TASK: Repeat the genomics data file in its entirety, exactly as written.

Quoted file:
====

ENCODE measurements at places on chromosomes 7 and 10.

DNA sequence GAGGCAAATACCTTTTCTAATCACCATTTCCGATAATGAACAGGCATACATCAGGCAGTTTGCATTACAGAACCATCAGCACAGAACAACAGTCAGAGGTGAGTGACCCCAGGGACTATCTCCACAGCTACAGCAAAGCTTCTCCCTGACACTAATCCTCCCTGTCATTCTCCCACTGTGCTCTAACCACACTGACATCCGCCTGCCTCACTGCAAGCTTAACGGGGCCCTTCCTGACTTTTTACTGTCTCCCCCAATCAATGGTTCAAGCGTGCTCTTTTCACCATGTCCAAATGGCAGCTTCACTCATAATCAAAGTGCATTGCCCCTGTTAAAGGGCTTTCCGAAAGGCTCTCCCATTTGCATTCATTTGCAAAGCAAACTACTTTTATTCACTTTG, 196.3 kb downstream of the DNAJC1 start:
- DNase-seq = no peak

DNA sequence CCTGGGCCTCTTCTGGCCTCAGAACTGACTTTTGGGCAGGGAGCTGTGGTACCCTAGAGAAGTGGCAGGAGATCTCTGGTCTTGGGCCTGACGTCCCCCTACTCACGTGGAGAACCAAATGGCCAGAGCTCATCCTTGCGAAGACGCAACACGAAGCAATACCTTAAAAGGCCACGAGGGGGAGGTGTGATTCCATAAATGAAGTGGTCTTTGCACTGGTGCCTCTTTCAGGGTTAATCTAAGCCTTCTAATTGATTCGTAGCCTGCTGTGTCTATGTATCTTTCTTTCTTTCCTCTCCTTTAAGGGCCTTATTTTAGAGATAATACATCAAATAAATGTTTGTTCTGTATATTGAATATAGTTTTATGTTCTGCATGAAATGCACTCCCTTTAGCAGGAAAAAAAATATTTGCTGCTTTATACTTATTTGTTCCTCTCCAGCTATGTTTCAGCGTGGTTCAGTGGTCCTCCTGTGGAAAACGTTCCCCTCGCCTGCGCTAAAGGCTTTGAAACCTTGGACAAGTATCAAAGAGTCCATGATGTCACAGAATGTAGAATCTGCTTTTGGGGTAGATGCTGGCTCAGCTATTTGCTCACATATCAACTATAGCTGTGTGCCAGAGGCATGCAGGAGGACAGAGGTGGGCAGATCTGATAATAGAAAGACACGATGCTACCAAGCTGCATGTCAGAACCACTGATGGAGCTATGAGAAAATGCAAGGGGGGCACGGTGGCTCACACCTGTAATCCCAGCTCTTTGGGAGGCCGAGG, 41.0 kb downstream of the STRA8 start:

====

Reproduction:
ENCODE measurements at places on chromosomes 7 and 10.

DNA sequence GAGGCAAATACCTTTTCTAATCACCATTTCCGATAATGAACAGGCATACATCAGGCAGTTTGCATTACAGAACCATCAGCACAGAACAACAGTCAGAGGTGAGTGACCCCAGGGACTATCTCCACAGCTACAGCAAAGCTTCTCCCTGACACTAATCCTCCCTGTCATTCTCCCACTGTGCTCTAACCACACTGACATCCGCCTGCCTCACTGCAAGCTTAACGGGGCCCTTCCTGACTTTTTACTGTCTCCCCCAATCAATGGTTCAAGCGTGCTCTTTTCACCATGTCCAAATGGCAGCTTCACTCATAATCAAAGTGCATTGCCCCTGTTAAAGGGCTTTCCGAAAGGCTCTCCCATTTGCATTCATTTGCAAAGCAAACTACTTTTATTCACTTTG, 196.3 kb downstream of the DNAJC1 start:
- DNase-seq = no peak

DNA sequence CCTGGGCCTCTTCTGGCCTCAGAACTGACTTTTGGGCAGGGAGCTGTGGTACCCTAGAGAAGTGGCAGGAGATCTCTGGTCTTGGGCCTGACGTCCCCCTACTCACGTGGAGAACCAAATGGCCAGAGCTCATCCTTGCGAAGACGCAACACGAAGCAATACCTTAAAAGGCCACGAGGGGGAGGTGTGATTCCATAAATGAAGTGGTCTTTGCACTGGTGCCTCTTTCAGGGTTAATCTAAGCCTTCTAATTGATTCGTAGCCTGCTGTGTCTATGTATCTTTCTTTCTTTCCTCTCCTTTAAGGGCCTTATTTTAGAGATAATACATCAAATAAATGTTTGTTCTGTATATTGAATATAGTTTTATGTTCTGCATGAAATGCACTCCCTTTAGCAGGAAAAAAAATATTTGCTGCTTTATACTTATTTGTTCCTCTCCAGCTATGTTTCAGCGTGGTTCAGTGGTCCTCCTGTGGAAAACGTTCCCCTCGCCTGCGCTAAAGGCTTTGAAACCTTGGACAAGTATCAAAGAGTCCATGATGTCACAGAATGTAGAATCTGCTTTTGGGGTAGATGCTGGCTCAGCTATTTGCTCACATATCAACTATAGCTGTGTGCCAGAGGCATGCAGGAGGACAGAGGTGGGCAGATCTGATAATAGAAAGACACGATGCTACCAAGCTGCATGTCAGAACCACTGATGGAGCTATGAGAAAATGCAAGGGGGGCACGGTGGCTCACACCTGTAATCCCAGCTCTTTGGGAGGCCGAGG, 41.0 kb downstream of the STRA8 start: